Click here to read my review of Maiden
I wasn’t alive when Apollo 11 made its way to the moon. However, thanks to Todd Douglas Miller’s superb documentary, I feel like I experienced this iconic event firsthand. Meticulously created from carefully restored, never before seen footage Apollo 11 is an incredibly immersive film for both the eyes and the ears.
Worth seeing on the biggest screen (with the best sound system) possible, Apollo 11 doesn’t feature present day narration or the ‘talking head’ interviews often used in documentaries. Instead, this film is like a time machine that takes you back to 1969 and gives you a front row seat in mission control.
It is no small feat to make such a familiar moment in history feel so fresh. There have, after all, been many documentaries about Apollo 11 and the US space programme and many fictionalised films have depicted this astounding achievement (including, of course, Damien Chazelle’s First Man).
From its very opening seconds, Apollo 11 is stunning to look at - the detail in the film’s 70mm footage is wonderful, utterly breathtaking. The colours are amazingly crisp, the scale is epic (particularly in the opening scene when a man walks alongside a vehicle transporting the Saturn rocket to its dock) and incredibly cinematic. This documentary just wants to leap off the screen.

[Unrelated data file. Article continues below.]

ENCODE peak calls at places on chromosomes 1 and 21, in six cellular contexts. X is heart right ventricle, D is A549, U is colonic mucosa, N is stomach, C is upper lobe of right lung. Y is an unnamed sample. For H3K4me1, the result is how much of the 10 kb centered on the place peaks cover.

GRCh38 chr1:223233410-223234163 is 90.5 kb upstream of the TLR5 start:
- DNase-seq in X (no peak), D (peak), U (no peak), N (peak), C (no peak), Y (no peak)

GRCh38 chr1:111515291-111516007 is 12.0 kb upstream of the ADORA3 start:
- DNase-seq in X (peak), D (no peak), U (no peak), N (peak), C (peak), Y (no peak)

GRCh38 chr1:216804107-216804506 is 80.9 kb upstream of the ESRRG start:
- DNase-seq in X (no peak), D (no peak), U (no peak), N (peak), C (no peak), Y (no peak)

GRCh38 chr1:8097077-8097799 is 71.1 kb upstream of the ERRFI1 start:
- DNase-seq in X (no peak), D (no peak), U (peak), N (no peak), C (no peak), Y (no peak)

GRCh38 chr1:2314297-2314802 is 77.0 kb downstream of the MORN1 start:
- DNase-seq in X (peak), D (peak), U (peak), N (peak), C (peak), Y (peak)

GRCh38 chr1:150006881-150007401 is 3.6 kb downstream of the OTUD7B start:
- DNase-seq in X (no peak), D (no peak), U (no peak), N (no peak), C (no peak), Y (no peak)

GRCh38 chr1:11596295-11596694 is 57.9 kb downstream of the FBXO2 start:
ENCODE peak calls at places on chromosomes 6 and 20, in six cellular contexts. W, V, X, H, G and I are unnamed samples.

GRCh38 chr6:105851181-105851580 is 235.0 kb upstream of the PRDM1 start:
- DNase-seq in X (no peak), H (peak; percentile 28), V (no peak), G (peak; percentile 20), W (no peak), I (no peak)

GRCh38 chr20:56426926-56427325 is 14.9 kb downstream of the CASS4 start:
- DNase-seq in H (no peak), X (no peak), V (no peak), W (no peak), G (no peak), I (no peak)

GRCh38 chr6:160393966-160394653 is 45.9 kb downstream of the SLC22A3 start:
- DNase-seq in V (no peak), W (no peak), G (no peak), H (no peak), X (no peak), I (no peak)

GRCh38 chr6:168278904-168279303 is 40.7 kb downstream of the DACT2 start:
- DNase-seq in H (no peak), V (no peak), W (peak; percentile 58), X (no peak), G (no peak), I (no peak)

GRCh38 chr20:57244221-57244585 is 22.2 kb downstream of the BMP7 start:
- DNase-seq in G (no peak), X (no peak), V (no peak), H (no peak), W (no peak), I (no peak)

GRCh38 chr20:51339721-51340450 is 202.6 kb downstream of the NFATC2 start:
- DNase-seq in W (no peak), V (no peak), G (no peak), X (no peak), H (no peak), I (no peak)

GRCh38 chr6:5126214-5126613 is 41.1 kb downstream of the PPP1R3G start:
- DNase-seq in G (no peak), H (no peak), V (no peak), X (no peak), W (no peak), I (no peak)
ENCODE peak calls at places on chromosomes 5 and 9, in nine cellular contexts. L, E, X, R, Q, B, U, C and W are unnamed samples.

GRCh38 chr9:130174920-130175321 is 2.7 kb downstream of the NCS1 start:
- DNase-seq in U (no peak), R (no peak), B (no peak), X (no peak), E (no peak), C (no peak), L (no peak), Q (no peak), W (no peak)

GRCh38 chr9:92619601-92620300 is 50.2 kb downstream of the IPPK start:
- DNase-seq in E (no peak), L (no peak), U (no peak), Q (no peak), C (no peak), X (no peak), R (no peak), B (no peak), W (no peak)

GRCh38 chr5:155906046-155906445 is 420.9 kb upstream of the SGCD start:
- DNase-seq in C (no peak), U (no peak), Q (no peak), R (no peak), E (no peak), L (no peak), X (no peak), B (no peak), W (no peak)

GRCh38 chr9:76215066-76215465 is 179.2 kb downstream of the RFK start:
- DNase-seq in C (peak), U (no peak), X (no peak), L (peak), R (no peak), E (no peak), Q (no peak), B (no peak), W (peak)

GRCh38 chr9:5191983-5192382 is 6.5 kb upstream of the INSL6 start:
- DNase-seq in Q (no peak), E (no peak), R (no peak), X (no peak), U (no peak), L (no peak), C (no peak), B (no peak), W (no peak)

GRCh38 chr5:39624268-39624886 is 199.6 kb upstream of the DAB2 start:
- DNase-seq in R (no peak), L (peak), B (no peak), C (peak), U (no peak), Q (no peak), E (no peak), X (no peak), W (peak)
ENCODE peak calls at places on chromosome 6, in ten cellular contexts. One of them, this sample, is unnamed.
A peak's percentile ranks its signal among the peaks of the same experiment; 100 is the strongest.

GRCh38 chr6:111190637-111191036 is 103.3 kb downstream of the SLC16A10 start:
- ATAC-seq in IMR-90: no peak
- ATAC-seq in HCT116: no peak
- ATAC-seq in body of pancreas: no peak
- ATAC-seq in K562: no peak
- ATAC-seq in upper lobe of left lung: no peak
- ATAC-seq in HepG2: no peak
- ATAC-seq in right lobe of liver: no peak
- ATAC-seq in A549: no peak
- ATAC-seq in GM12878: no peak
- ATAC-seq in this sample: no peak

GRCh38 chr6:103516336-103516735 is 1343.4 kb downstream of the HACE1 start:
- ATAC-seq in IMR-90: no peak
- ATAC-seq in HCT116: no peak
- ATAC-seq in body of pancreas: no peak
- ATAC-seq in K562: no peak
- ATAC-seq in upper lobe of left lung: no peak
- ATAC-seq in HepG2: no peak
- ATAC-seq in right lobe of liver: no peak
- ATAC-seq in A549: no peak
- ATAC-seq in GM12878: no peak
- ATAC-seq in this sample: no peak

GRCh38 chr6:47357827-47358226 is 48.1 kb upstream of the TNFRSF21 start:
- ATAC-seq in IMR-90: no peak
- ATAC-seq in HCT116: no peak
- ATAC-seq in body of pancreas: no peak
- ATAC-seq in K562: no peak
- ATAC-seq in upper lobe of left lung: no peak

Apollo 11’s Awards Story So Far
- Best documentary - the Southern Eastern Film Critics Association Awards
- Best editing - LA Film Critics Association Awards
- Best documentary - Atlanta Film Critics Circle Awards
- Best documentary, best editing, best score, best archival documentary and best science and nature documentary - Critics Choice Association’s Critics’ Choice Documentary Awards
- Best documentary - The New York Film Critics Online Awards
- Best documentary - The Detroit Film Critics Society Awards
- Best documentary - The Philadelphia Film Critics Circle Awards
- Best documentary - The Washington DC Area Film Critics Association Awards
Click here for my review of Apollo 11
Over to you...
Have you seen any of my five predictions for 2020’s best documentary feature? If so, what did you think of these films?
Meanwhile, do you agree with my list? What documentary do you think will win at next year’s Academy Awards?
Let me know in the comments section below or over on Twitter. You can find me @500DaysOfFilm.